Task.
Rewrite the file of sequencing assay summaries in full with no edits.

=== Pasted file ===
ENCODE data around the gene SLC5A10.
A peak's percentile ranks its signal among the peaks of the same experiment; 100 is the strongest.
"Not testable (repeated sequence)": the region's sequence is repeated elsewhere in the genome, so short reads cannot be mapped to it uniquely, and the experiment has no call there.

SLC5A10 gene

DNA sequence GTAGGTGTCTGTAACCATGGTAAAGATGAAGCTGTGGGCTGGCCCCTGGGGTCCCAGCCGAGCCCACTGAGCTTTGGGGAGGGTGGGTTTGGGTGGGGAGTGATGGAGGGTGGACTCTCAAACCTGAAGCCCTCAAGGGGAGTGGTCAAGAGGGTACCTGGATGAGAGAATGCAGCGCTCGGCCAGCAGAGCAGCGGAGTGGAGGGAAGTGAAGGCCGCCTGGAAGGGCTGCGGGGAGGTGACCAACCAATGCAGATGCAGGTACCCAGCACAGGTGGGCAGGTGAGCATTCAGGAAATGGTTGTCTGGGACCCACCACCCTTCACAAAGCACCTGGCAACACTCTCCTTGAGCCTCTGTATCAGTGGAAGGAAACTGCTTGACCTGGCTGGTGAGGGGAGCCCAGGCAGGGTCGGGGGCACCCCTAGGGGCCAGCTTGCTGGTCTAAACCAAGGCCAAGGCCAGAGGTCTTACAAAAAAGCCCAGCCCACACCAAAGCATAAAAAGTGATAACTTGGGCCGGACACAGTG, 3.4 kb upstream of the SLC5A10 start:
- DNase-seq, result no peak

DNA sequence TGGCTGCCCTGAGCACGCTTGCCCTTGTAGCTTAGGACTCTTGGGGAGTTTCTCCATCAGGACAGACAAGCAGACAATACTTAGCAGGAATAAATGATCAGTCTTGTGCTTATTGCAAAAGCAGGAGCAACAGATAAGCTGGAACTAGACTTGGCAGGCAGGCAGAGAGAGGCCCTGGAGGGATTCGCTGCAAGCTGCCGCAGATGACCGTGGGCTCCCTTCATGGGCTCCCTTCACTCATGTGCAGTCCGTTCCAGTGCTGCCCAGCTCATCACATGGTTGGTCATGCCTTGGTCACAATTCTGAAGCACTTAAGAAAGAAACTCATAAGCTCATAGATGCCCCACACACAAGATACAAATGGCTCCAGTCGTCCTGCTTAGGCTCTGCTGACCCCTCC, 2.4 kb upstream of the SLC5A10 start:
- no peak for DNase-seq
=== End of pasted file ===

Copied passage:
ENCODE data around the gene SLC5A10.
A peak's percentile ranks its signal among the peaks of the same experiment; 100 is the strongest.
"Not testable (repeated sequence)": the region's sequence is repeated elsewhere in the genome, so short reads cannot be mapped to it uniquely, and the experiment has no call there.

SLC5A10 gene

DNA sequence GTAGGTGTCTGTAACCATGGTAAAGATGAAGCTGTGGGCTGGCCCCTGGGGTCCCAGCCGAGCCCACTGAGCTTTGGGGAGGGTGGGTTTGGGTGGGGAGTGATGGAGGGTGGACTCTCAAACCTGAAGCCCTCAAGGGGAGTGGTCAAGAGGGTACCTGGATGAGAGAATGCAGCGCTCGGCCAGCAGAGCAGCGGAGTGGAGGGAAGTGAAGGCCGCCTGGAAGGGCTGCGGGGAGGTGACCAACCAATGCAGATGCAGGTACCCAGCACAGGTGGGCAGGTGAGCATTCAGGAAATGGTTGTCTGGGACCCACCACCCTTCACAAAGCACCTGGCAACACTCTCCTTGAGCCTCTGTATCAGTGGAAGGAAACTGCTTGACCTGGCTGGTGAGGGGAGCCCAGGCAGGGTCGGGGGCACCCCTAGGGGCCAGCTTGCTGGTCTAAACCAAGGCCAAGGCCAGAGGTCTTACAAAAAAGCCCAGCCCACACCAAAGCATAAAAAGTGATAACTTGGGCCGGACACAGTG, 3.4 kb upstream of the SLC5A10 start:
- DNase-seq, result no peak

DNA sequence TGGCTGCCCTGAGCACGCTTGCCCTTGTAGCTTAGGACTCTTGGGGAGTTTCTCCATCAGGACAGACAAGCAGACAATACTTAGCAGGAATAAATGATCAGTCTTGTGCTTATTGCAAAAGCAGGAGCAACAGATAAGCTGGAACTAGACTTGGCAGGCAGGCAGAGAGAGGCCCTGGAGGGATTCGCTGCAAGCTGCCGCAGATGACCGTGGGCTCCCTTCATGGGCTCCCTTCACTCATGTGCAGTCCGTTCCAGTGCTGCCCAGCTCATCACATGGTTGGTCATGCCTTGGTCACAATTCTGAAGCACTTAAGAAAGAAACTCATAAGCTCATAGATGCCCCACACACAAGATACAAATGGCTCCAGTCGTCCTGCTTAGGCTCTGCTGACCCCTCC, 2.4 kb upstream of the SLC5A10 start:
- no peak for DNase-seq